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Sketches by Boz. Charles Dickens

There was two or three chairs, that might have been worth, in their best days, from eightpence to a shilling a-piece; a small deal table, an old corner cupboard with nothing in it, and one of those bedsteads which turn up half way, and leave the bottom legs sticking out for you to knock your head against, or hang your hat upon; no bed, no bedding. There was an old sack, by way of rug, before the fireplace, and four or five children were grovelling about, among the sand on the floor. The execution was only put in, to get ′em out of the house, for there was nothing to take to pay the expenses; and here I stopped for three days, though that was a mere form too: for, in course, I knew, and we all knew, they could never pay the money. In one of the chairs, by the side of the place where the fire ought to have been, was an old ′ooman—the ugliest and dirtiest I ever see—who sat rocking herself backwards and forwards, backwards and forwards, without once stopping, except for an instant now and then, to clasp together the withered hands which, with these exceptions, she kept constantly rubbing upon her knees, just raising and depressing her fingers convulsively, in time to the rocking of the chair. On the other side sat the mother with an infant in her arms, which cried till it cried itself to sleep, and when it ′woke, cried till it cried itself off again. The old ′ooman′s voice I never heard: she seemed completely stupefied; and as to the mother′s, it would have been better if she had been so too, for misery had changed her to a devil. If you had heard how she cursed the little naked children as was rolling on the floor, and seen how savagely she struck the infant when it cried with hunger, you′d have shuddered as much as I did. There they remained all the time: the children ate a morsel of bread once or twice, and I gave ′em best part of the dinners my missis brought me, but the woman ate nothing; they never even laid on the bedstead, nor was the room swept or cleaned all the time. The neighbours were all too poor themselves to take any notice of ′em, but from what I could make out from the abuse of the woman up- stairs, it seemed the husband had been transported a few weeks before. When the time was up, the landlord and old Fixem too, got rather frightened about the family, and so they made a stir about it, and had ′em taken to the workhouse. They sent the sick couch for the old ′ooman, and Simmons took the children away at night. The old ′ooman went into the infirmary, and very soon died. The children are all in the house to this day, and very comfortable they are in comparison. As to the mother, there was no taming her at all. She had been a quiet, hard-working woman, I believe, but her misery had actually drove her wild; so after she had been sent to the house of correction half-a-dozen times, for throwing inkstands at the overseers, blaspheming the churchwardens, and smashing everybody as come near her, she burst a blood-vessel one mornin′, and died too; and a happy release it was, both for herself and the old paupers, male and female, which she used to tip over in all directions, as if they were so many skittles, and she the ball.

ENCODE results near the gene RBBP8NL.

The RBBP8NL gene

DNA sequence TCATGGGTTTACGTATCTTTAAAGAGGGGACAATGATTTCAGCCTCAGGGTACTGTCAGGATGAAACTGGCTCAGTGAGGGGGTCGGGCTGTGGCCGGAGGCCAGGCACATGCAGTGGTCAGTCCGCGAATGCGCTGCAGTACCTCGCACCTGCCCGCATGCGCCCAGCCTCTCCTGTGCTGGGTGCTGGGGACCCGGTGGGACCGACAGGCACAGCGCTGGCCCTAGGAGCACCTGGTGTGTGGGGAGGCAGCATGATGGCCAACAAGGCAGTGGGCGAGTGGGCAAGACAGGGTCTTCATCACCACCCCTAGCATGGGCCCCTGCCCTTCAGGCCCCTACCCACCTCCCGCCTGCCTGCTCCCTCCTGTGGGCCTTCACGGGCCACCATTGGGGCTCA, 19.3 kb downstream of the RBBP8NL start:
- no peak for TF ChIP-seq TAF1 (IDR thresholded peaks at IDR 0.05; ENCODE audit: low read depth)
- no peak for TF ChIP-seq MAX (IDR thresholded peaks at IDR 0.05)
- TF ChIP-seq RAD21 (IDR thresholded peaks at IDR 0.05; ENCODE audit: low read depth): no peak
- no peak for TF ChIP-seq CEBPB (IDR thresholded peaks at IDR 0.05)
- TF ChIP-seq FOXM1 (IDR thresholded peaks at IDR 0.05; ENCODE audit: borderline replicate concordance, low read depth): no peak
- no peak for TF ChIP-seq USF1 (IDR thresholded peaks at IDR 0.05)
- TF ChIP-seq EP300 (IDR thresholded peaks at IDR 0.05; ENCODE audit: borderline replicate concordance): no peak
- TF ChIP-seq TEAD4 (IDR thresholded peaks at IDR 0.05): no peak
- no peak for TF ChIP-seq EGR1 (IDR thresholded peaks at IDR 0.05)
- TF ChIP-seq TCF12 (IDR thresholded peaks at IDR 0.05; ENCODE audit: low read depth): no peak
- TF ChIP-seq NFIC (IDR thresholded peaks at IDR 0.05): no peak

′Now this was bad enough,′ resumed Mr. Bung, taking a half-step towards the door, as if to intimate that he had nearly concluded. ′This was bad enough, but there was a sort of quiet misery—if you understand what I mean by that, sir—about a lady at one house I was put into, as touched me a good deal more.

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Overall 325 pages


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